On Tuesday, the US Senate voted to approve a bill that would change the US patent system into one that more closely resembles the standard used by the rest of the world, reports The Chronicle of Higher Education's Goldie Blumenstyk. "If enacted, the changes could pressure researchers to publish new findings more quickly than they would otherwise, in order to preserve their intellectual-property rights," she adds. The bill, called the Patent Reform Act of 2011, would change the patent standard from "first to invent" to "first to file." Some in academia worry that this could put more pressure on researchers to publish quickly for fear someone else could beat them to it, Blumenstyk says, especially since a publication by a rival researcher would "block the academics' right to obtain the patent because it would be assumed that they had devised their idea from reading the rival's work." Others say, however, that the worry about rushed publishing is unnecessary, and point to other places like Japan and Europe where "first to file" is already the standard. "Because the patent-reform bill does not consider publications by inventors themselves as prior art, as long as the patent application is filed within a year of the publication, the current legislation ensures that faculty rights to publish are not in conflict with faculty interests in seeking patents on their work," Blumenstyk adds. The US House of Representatives has yet to take up the bill.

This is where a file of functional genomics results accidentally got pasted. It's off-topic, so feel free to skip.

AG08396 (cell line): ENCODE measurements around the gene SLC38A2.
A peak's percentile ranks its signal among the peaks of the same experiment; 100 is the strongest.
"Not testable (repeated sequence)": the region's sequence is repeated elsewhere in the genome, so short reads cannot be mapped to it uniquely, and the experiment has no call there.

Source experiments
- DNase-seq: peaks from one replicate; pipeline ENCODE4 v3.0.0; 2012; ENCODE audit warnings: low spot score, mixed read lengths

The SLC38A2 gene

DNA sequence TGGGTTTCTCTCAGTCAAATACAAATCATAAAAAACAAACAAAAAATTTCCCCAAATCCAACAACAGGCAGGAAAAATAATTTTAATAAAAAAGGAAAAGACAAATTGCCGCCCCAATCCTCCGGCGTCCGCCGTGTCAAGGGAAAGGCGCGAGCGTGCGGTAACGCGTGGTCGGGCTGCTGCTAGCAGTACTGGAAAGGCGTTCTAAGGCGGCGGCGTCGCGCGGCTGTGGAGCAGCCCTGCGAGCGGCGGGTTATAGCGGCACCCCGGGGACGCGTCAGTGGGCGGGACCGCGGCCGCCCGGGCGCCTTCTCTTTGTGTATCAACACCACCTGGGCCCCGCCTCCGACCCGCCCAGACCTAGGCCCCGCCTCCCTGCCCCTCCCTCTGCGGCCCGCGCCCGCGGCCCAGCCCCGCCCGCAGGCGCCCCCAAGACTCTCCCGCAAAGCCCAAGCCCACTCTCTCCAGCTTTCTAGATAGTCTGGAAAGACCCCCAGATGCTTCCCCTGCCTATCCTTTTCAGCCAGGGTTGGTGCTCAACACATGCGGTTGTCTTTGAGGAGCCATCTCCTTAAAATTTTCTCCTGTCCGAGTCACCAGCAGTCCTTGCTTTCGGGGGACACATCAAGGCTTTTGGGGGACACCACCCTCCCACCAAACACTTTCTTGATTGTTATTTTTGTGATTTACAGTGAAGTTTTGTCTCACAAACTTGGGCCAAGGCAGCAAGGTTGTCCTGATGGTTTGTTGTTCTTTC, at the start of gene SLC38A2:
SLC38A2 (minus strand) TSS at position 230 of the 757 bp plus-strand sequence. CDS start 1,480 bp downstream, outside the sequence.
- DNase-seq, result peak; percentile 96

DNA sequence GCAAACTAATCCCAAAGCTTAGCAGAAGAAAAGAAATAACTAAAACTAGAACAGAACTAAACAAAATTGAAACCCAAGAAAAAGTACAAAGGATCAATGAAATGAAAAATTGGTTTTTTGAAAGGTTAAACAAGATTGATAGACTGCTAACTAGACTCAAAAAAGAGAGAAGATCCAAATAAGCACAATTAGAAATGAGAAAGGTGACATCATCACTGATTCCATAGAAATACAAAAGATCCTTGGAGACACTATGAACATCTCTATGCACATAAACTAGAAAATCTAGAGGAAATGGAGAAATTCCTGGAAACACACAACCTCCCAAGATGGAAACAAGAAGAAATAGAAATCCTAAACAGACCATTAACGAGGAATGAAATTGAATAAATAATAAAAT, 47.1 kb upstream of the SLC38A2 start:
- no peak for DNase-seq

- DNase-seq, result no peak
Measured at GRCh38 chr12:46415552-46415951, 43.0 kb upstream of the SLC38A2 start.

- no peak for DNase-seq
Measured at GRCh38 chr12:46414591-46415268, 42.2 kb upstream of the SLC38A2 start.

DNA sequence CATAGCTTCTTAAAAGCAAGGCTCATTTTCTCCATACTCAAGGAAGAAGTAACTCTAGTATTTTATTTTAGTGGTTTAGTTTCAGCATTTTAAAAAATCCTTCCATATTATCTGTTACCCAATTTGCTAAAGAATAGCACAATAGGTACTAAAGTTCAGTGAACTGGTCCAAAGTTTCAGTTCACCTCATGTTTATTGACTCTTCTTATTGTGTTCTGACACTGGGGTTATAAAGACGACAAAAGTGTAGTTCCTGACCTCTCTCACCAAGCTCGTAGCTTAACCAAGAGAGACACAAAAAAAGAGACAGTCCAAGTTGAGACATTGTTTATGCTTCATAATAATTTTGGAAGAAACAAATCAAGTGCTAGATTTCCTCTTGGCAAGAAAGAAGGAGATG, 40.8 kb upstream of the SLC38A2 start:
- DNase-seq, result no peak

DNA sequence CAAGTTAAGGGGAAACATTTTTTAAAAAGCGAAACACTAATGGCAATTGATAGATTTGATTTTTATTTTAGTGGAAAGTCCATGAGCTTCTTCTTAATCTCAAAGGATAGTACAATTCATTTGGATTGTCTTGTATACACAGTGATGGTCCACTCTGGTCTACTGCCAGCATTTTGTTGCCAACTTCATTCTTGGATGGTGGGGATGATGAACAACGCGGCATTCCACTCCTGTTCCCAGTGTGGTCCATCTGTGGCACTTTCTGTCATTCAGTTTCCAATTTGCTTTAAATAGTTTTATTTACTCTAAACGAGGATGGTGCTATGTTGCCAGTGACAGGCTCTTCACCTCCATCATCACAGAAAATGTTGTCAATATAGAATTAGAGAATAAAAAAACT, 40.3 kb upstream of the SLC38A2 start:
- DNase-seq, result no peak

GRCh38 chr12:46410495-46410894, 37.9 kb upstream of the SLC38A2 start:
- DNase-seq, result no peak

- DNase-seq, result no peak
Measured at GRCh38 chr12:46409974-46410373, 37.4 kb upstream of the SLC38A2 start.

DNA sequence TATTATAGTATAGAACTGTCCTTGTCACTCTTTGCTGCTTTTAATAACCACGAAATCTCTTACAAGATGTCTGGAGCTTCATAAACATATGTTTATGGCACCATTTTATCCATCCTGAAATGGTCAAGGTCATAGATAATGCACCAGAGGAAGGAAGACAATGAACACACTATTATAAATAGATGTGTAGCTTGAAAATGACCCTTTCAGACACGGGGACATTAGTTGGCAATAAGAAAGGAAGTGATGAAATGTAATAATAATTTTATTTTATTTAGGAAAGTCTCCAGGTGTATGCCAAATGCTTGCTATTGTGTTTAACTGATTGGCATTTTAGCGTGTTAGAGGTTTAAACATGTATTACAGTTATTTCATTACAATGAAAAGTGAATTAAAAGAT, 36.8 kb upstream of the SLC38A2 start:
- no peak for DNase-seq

Mar 11, 2011